I’ve read several of W. Scott Poole’s books, and each time I read one I want to read another. Dark Carnivals: Modern Horror and the Origins of American Empire is my most recent. At first I was a bit reluctant to pick this one up because I misunderstood the “carnivals” of the title. I don’t find clowns scary and I’m not really a fan of carnivals. I didn’t make the connection with Ray Bradbury’s early story collection Dark Carnival. Bradbury? Well, why didn’t you say so? But there is serious darkness here. Poole traces the history of the American empire alongside the truths that horror films reveal. This isn’t an easy book to read despite Poole’s fluid style and literary gifts. Historians are uniquely placed to find truths that our country has so carefully hidden in our efforts to make ourselves the international “good guys.” In unflinching terms, Poole traces the darkness of our acts, domestic and abroad, that have created so many dark carnivals.
The first couple of chapters are nearly impossibly good. The entire book is insightful, but as is often the case with pop culture I find my experience limited to movies and novels of the horror genre. There is absolutely fascinating stuff here. It really begins with Harry Truman, but Poole traces how Ronald Reagan’s presidency was in many ways guided by science fiction authors who projected proudly the idea of America dominating the world. Even to the point of becoming fascists. Often confusing movies for reality, Reagan prided himself on being an empire builder who was a boon companion to the rich while keeping the poor exploited and un-empowered. And it hasn’t just been Republican presidents who’ve done this (although they are clearly the most egregious offenders). There are many moments of pause and reflection in this book and much of the horror comes from history rather than horror films.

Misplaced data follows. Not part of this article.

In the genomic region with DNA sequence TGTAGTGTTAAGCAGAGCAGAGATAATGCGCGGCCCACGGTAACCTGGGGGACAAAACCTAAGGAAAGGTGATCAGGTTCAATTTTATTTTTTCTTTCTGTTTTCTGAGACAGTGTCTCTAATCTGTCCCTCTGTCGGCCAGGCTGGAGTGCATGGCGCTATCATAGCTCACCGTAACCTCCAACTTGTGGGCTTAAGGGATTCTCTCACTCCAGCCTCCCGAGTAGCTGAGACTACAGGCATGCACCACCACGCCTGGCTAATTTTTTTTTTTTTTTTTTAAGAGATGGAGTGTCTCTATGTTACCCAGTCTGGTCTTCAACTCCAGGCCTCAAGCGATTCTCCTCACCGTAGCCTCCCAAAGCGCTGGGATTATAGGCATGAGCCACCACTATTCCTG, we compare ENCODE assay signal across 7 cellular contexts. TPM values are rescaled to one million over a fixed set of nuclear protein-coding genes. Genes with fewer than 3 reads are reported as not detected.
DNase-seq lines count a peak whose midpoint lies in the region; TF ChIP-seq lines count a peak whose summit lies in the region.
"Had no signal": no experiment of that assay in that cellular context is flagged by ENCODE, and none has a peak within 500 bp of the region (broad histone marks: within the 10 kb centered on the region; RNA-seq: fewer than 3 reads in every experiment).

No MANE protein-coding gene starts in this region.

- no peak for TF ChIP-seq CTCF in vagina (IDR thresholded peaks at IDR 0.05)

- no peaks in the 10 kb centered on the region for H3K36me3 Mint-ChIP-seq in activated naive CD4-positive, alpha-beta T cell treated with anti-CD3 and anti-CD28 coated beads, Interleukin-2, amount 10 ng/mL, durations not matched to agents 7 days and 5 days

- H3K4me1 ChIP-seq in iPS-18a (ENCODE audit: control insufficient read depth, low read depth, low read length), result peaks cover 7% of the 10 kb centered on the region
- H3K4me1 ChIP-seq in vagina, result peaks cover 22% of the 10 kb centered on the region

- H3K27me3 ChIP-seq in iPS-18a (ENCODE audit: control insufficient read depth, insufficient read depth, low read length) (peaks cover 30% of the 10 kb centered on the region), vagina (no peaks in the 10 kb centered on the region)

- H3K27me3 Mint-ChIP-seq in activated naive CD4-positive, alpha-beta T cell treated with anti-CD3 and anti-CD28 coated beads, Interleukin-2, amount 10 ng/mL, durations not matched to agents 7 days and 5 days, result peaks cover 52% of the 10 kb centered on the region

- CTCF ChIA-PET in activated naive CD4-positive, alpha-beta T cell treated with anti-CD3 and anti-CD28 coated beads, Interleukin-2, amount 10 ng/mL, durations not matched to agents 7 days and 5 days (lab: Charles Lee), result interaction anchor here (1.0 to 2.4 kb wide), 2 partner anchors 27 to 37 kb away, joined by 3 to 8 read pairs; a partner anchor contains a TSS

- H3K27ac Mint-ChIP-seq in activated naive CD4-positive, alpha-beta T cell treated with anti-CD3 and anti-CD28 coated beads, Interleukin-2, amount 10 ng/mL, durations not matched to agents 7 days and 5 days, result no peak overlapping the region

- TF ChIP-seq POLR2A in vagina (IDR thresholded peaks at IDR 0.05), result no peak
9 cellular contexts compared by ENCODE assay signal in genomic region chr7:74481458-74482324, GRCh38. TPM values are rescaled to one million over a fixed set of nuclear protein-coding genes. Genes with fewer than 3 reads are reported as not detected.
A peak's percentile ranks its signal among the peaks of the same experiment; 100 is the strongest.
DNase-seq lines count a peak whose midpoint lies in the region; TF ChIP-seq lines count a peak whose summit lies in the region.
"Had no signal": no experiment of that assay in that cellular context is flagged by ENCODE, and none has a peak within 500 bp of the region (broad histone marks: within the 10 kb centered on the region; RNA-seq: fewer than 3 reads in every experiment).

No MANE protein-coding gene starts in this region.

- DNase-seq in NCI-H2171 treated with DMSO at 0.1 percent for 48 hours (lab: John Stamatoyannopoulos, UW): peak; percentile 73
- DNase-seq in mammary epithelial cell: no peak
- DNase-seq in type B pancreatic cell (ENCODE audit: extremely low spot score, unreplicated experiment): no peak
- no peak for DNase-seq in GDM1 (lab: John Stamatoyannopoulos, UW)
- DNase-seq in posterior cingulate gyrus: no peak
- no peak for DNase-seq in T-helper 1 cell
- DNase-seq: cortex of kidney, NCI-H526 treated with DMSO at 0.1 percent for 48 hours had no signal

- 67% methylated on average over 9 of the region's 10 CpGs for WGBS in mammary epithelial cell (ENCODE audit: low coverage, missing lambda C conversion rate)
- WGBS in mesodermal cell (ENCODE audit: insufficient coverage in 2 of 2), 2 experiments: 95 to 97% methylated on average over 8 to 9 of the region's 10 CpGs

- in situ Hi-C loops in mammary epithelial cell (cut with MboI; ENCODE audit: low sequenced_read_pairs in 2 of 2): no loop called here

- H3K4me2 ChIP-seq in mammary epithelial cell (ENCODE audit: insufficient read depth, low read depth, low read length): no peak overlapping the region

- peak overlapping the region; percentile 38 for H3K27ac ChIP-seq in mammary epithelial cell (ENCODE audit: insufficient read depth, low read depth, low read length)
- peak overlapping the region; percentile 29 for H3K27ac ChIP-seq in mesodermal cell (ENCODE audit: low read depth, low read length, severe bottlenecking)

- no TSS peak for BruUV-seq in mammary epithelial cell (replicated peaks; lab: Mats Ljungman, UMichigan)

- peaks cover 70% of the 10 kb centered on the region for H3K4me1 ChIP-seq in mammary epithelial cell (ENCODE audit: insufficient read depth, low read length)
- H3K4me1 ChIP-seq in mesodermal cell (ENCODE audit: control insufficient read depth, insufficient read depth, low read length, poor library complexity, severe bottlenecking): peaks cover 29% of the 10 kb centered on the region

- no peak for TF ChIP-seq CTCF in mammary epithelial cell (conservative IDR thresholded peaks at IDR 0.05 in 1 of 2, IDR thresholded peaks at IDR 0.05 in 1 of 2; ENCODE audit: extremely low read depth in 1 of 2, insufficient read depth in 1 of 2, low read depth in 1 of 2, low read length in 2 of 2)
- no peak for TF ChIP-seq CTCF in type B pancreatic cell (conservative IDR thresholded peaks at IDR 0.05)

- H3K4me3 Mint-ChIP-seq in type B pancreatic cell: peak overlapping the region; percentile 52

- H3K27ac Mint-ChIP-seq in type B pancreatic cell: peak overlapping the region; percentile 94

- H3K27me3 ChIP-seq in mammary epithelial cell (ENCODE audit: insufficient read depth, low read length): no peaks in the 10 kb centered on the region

Poole has made a name for himself as an analyst of politics and horror. Very few “innocent” stories are as guileless as they appear to be. Empires demand loyalty and must be constantly fed. And they are extremely hierarchical and oppressive of those beneath the level of influence in their considerable power structures. Dark Carnivals is a brilliant and disturbing book. It did, however, take me down an avenue that Poole himself doesn’t explore. Ray Bradbury was pretty much a Democrat until Reagan. He wholeheartedly bought into Reagan’s false narrative and became friends with Republican presidents. The disconnect from the man who wrote such masterpieces critiquing this kind of thinking caused a bit of personal whiplash for me. His own dark carnival had drawn him onto that insidious merry-go-round. Even the insightful can be lured by the tempting power of empire.